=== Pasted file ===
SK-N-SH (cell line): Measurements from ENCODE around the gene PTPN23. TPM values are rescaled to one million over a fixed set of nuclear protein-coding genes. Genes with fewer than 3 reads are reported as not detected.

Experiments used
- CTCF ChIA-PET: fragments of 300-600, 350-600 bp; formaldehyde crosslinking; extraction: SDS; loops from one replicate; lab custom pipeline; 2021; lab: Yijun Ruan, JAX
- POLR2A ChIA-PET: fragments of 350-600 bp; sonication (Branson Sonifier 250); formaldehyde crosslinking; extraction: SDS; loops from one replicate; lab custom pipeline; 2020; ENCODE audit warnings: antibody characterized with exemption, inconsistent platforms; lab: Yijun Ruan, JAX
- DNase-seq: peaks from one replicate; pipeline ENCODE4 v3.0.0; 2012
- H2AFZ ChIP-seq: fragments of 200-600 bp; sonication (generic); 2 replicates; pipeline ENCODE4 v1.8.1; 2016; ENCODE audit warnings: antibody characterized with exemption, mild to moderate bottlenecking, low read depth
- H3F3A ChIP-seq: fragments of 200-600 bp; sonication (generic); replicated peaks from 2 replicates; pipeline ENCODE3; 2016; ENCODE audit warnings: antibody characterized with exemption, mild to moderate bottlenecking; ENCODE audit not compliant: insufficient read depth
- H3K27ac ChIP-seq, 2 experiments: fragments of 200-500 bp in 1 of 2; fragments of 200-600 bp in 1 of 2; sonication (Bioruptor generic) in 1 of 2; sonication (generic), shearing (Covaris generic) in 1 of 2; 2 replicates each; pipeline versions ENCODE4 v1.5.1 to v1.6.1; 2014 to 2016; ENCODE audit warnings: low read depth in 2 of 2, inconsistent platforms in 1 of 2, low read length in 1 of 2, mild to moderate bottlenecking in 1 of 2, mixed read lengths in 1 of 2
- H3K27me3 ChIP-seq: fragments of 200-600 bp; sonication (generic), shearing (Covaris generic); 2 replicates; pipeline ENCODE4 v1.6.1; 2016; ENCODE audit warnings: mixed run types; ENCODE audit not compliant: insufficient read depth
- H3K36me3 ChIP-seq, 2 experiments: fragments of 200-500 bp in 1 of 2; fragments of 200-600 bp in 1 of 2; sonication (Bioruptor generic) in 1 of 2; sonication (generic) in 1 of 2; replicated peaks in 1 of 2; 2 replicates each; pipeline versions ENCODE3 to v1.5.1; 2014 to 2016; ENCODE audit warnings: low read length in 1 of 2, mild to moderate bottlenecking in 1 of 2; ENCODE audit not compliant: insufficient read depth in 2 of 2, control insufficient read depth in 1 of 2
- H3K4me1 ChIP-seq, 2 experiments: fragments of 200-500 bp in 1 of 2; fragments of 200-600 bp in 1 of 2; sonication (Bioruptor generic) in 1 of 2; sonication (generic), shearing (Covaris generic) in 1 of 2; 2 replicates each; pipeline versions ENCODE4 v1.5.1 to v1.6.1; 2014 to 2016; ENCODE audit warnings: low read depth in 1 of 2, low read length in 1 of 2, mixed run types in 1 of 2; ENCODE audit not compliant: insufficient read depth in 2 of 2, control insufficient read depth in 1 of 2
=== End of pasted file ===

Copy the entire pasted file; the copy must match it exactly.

SK-N-SH (cell line): Measurements from ENCODE around the gene PTPN23. TPM values are rescaled to one million over a fixed set of nuclear protein-coding genes. Genes with fewer than 3 reads are reported as not detected.

Experiments used
- CTCF ChIA-PET: fragments of 300-600, 350-600 bp; formaldehyde crosslinking; extraction: SDS; loops from one replicate; lab custom pipeline; 2021; lab: Yijun Ruan, JAX
- POLR2A ChIA-PET: fragments of 350-600 bp; sonication (Branson Sonifier 250); formaldehyde crosslinking; extraction: SDS; loops from one replicate; lab custom pipeline; 2020; ENCODE audit warnings: antibody characterized with exemption, inconsistent platforms; lab: Yijun Ruan, JAX
- DNase-seq: peaks from one replicate; pipeline ENCODE4 v3.0.0; 2012
- H2AFZ ChIP-seq: fragments of 200-600 bp; sonication (generic); 2 replicates; pipeline ENCODE4 v1.8.1; 2016; ENCODE audit warnings: antibody characterized with exemption, mild to moderate bottlenecking, low read depth
- H3F3A ChIP-seq: fragments of 200-600 bp; sonication (generic); replicated peaks from 2 replicates; pipeline ENCODE3; 2016; ENCODE audit warnings: antibody characterized with exemption, mild to moderate bottlenecking; ENCODE audit not compliant: insufficient read depth
- H3K27ac ChIP-seq, 2 experiments: fragments of 200-500 bp in 1 of 2; fragments of 200-600 bp in 1 of 2; sonication (Bioruptor generic) in 1 of 2; sonication (generic), shearing (Covaris generic) in 1 of 2; 2 replicates each; pipeline versions ENCODE4 v1.5.1 to v1.6.1; 2014 to 2016; ENCODE audit warnings: low read depth in 2 of 2, inconsistent platforms in 1 of 2, low read length in 1 of 2, mild to moderate bottlenecking in 1 of 2, mixed read lengths in 1 of 2
- H3K27me3 ChIP-seq: fragments of 200-600 bp; sonication (generic), shearing (Covaris generic); 2 replicates; pipeline ENCODE4 v1.6.1; 2016; ENCODE audit warnings: mixed run types; ENCODE audit not compliant: insufficient read depth
- H3K36me3 ChIP-seq, 2 experiments: fragments of 200-500 bp in 1 of 2; fragments of 200-600 bp in 1 of 2; sonication (Bioruptor generic) in 1 of 2; sonication (generic) in 1 of 2; replicated peaks in 1 of 2; 2 replicates each; pipeline versions ENCODE3 to v1.5.1; 2014 to 2016; ENCODE audit warnings: low read length in 1 of 2, mild to moderate bottlenecking in 1 of 2; ENCODE audit not compliant: insufficient read depth in 2 of 2, control insufficient read depth in 1 of 2
- H3K4me1 ChIP-seq, 2 experiments: fragments of 200-500 bp in 1 of 2; fragments of 200-600 bp in 1 of 2; sonication (Bioruptor generic) in 1 of 2; sonication (generic), shearing (Covaris generic) in 1 of 2; 2 replicates each; pipeline versions ENCODE4 v1.5.1 to v1.6.1; 2014 to 2016; ENCODE audit warnings: low read depth in 1 of 2, low read length in 1 of 2, mixed run types in 1 of 2; ENCODE audit not compliant: insufficient read depth in 2 of 2, control insufficient read depth in 1 of 2